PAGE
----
Marketing Basics: 101 Guide to Everything You Need to Know
Marketing Basics: The 101 Guide to Everything You Need to Know by @Ben_CoSchedule via @CoScheduleClick To Tweet
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What is Marketing?In simplest terms, marketing is the act of driving profitable customer action. It spans the full scope of strategies and tactics organizations use to position products and services in the marketplace, and motivate target audiences to make a purchase.
Understanding the Marketing Mix and the 4 P’s of MarketingFor all its complexity, at its core, marketing revolves around four things: product, price, promotion, and place. Tactics and channels change, but these are the concepts everything else revolves around, and they’re principles that never change. Some models expand these basic principles to 7 P's, or another variation. But, for your purposes, these four should be sufficient for developing an understanding of how marketing works.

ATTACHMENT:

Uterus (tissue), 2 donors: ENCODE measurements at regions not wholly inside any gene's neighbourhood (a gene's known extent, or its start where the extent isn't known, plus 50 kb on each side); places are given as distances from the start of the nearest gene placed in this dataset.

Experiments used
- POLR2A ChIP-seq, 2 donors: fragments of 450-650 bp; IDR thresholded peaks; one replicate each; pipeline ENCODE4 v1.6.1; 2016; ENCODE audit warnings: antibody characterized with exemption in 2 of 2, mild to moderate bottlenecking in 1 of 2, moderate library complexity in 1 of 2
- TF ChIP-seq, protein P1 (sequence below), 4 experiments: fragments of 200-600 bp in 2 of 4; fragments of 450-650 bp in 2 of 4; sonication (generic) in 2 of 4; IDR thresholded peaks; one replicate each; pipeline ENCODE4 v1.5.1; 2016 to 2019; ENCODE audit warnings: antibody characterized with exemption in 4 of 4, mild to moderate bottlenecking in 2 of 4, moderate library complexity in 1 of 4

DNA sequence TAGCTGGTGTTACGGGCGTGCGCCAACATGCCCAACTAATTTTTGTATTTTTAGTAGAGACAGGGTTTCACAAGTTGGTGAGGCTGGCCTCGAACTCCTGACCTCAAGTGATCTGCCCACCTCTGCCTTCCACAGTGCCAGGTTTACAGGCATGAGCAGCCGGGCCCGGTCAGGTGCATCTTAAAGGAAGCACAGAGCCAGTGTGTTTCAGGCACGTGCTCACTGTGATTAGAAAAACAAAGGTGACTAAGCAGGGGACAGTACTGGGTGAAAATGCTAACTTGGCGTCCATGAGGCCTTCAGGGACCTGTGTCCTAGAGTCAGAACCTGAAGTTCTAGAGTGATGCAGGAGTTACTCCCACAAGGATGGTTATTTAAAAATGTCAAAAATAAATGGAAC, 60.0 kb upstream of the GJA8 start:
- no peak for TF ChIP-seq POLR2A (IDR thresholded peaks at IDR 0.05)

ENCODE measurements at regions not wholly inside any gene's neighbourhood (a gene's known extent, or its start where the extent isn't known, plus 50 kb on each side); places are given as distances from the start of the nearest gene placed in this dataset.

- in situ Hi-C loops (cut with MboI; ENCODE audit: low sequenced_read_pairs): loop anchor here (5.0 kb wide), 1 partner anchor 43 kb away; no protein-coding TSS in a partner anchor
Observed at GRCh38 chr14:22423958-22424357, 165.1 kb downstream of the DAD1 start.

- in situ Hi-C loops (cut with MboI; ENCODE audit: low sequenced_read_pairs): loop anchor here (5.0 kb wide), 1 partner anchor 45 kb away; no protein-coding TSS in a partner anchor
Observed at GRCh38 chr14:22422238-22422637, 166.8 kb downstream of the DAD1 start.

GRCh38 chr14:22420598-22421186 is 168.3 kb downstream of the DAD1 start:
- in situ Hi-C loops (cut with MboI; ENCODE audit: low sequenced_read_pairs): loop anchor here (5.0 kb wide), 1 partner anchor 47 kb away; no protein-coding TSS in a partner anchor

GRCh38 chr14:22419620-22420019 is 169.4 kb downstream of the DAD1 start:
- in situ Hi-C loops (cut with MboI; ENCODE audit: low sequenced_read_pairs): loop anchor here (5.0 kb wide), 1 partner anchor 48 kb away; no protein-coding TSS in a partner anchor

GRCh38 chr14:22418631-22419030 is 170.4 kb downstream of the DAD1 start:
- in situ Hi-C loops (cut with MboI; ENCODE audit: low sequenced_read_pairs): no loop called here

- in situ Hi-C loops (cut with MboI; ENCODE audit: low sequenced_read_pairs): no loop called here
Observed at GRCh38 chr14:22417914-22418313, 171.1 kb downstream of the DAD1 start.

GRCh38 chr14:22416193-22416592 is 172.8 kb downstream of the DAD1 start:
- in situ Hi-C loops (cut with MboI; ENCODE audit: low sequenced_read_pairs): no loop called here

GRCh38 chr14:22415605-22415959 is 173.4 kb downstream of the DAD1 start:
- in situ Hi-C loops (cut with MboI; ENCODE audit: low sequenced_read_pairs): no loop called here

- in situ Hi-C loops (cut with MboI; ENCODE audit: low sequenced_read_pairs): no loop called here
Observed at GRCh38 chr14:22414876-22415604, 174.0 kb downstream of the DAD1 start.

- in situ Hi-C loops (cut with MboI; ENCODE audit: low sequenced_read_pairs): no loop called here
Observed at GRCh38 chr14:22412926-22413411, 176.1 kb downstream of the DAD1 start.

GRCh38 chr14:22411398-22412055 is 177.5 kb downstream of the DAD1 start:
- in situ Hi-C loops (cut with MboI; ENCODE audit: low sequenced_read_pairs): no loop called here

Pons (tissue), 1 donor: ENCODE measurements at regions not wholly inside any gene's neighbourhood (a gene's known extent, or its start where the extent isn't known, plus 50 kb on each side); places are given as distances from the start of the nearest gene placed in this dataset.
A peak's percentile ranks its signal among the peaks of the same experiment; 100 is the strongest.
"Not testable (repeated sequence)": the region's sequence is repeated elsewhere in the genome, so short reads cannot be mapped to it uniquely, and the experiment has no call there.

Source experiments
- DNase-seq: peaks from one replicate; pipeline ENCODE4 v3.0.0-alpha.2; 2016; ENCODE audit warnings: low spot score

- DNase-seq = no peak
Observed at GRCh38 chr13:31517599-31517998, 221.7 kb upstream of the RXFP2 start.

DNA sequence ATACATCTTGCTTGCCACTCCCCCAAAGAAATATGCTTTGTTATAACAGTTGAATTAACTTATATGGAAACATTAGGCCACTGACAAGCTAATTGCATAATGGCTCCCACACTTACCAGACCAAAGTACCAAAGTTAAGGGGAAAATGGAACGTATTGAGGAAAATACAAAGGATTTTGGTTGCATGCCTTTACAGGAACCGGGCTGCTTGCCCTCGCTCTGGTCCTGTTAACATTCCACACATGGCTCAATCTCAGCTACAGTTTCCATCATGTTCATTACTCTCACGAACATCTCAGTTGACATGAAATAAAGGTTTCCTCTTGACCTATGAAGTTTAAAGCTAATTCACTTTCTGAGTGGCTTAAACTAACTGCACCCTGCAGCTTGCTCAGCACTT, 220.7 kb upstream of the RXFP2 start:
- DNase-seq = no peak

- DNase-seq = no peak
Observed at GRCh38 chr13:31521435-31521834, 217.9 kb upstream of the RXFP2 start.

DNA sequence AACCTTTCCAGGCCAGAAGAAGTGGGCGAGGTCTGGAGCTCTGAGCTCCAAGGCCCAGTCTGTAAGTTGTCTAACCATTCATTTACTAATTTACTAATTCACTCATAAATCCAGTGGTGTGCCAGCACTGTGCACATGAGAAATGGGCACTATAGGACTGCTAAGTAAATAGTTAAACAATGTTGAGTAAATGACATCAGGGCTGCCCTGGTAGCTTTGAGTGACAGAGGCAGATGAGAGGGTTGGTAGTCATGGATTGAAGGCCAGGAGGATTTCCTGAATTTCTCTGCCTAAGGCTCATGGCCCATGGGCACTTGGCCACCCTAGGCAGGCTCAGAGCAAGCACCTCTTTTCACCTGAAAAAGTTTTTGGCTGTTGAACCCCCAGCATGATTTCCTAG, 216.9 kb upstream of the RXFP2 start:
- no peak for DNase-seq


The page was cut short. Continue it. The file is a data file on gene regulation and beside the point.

ProductThis is what a company sells, whether that means a physical good, or a service (such as consulting, a subscription, or something else). From a marketing perspective, the following would need to be determined:
- How many different product variations or lines should be sold? For example, a car manufacturer might strategize on which vehicle categories to build (such as family cars, SUVs, crossovers, or pickup trucks).
- How should they be packaged or presented? To make another example, if a company made replacement car floor mats, should they come in a box? A bag? Something else?
- How will it be serviced? This could include warranties, handling returns, and so forth.
Marketing works best when marketing teams communicate with product teams.Click To Tweet
PriceThis is just “how much stuff costs,” right? Well, sure. But there’s more to it than that.